So then last night I got my first real single track test ride and...it was too much fun!

I intentionally picked a harder trail, one that was narrow and twisty, lots of abrupt up and downs, with plenty of roots and rocks, what I would call "typical Appalachia XC riding". This is a trail section I ride a lot, so knowing what is coming was helpful as making a 36er cooperate takes a bit more forethought. The big wheel learning curve kept me on my toes, and for sure I had a number of "my fault" UPD's as I found my sense of balance. What nailed this combo as a success was where I had to make a quick transition from a low point where the trail crosses an abrupt drainage to a moderate climb. I managed this transition and climb like I was on my 29er, no sweat, then I immediately had to negotiate a big root tangle that leads into an off angle turn and another climb, again the 36er was not that hard to manage. The final test was a moderate climb over a long series of rocky ledges and loose rock. This climb is hard to get on a 29er, I usually take a break or two as I ride it. On the 36er I was able to ride up ledges that made me work on a 29er, and though I had a few UPD's on the 36er, I was able to ride most of the section.

Some caveats for 36er muni: It ain't your grandfathers 29er, that big wheel takes some mojo to roll, it also takes more body english to maneuver, and it's really easy to overcompensate. But, I found that I can make it do things that suprised me and gave me lots of food for thought, sorta like: Where can I take it next? I found that drops are not a big deal as long as I roll them steady. In thinking this through, a 12" drop to a 36er is "the same" as an 8" drop to a 24er, right

All in all I'd say that the 36er XC Muni project is off to a fine start

I'll post some picture later in the week...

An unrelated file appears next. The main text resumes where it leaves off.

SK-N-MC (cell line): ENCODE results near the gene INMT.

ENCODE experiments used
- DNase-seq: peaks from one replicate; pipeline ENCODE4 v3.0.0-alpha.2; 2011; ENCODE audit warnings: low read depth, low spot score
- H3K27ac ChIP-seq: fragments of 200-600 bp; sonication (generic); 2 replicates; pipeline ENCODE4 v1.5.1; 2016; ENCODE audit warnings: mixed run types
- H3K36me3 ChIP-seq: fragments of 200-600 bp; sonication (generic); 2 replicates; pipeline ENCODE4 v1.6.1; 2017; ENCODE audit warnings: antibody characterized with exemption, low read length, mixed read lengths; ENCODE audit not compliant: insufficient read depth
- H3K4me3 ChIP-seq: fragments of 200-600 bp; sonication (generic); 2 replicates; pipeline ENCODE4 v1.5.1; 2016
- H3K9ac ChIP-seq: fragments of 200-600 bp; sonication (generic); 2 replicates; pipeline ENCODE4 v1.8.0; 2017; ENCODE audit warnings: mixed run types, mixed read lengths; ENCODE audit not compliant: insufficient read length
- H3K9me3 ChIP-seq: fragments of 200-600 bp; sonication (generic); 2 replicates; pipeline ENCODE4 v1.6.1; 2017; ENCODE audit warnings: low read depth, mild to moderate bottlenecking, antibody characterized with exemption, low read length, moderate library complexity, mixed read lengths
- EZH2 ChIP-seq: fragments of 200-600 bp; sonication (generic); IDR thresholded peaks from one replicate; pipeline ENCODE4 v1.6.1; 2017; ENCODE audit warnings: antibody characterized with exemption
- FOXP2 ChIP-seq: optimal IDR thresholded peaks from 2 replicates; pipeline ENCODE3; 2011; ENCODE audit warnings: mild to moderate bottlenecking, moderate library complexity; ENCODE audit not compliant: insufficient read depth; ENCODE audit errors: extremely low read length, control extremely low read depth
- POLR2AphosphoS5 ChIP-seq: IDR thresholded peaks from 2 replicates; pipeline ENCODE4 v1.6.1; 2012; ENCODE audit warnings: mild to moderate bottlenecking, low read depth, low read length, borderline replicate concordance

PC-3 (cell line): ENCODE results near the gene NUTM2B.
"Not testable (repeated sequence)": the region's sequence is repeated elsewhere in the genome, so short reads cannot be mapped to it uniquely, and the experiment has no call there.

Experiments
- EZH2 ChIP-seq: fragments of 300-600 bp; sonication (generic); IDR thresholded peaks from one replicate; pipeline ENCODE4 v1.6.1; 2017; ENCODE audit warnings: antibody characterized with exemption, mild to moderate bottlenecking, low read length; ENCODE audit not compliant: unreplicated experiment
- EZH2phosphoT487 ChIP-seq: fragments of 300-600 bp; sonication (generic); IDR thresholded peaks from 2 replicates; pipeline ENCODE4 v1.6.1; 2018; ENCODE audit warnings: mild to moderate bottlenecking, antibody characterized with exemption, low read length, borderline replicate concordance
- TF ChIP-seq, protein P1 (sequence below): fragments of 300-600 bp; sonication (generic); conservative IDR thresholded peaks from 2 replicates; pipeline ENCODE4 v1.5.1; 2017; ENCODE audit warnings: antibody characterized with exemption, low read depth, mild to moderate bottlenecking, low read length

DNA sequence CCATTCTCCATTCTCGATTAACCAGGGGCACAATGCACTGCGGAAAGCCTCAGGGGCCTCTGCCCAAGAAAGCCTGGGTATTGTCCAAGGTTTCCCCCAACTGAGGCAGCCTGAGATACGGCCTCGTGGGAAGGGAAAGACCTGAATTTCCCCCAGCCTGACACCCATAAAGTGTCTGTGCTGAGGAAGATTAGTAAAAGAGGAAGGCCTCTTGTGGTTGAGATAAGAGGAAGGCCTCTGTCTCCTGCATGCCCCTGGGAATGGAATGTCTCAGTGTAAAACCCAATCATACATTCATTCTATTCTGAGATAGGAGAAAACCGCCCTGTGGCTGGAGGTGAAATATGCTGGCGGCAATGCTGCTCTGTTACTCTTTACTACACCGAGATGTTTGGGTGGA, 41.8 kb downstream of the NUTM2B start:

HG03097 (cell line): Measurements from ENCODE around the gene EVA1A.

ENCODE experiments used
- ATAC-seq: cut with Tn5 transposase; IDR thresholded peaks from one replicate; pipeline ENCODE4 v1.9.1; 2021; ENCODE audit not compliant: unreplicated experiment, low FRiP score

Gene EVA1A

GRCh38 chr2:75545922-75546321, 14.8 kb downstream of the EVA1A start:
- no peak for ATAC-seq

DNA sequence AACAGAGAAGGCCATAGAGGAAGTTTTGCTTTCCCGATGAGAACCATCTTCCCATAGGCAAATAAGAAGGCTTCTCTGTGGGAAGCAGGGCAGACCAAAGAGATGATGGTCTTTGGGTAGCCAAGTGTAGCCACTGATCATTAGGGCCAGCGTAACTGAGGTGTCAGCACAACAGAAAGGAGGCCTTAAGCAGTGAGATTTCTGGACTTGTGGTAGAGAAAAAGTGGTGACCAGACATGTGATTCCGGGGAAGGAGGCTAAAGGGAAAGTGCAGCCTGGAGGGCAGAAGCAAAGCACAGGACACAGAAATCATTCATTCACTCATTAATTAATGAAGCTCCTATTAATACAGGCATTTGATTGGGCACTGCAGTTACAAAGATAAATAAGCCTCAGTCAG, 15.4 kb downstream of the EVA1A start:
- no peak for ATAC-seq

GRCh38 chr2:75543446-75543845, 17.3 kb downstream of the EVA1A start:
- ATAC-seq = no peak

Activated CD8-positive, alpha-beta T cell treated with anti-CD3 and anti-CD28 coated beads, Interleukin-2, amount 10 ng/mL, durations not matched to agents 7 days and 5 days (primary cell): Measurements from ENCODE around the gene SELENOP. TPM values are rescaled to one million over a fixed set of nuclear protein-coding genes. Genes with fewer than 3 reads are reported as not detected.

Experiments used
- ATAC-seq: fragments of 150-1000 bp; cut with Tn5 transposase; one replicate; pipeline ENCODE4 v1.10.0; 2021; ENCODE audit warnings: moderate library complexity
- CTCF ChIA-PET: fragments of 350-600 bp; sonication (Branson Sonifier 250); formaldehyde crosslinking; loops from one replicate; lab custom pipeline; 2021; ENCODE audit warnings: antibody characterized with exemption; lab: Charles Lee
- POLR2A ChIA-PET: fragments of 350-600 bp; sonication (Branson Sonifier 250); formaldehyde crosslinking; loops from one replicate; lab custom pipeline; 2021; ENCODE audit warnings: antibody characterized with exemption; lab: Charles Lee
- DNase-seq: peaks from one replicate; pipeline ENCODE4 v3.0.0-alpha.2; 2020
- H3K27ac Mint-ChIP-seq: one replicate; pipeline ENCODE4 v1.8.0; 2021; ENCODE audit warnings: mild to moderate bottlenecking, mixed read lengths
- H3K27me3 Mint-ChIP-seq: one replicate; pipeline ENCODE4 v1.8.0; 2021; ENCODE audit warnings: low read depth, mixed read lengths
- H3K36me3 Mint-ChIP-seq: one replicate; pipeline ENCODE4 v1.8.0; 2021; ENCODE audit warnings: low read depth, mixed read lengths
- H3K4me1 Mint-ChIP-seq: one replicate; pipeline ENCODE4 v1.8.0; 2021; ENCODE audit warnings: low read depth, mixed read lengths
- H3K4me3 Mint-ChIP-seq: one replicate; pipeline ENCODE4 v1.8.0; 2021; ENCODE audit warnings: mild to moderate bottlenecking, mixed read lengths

So who else is rolling a big wheel on single track?
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Old 2012-06-05, 05:45 PM   #2
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I am planning on entering a local mtb event (http://mocoepic.com/) in October and riding the 50 mile option on my KH36. It is more than 85% single track. The last two years I rode the 25 miler on a combination of my KH29 and KH36. This year since I will be doubling my mileage so I will do all 50 miles on the KH36 so I can finish in time. I am currently running 150s but may try some longer cranks to help with climbing some of the steeper hills.
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Old 2012-06-05, 06:43 PM   #3
Nurse Ben
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I am currently running 150s but may try some longer cranks to help with climbing some of the steeper hills.
Hey Claude, do you remember the trail we rode at Haw Ridge before driving down to Chattanooga? That was the trail I rode the 36er on

Seriously, long wide offset cranks really make a 36er trailworthy. I'll bring my 36er to the Douthat MuniGathering so you can try it out.

And yeah, now you have me thinking about doing it too...maybe
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Old 2012-06-05, 11:56 PM   #4
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Hey Claude, do you remember the trail we rode at Haw Ridge before driving down to Chattanooga? That was the trail I rode the 36er on

Seriously, long wide offset cranks really make a 36er trailworthy. I'll bring my 36er to the Douthat MuniGathering so you can try it out.

And yeah, now you have me thinking about doing it too...maybe
I do remember that trail. How did you do on the steep sections? I look forward to trying it out.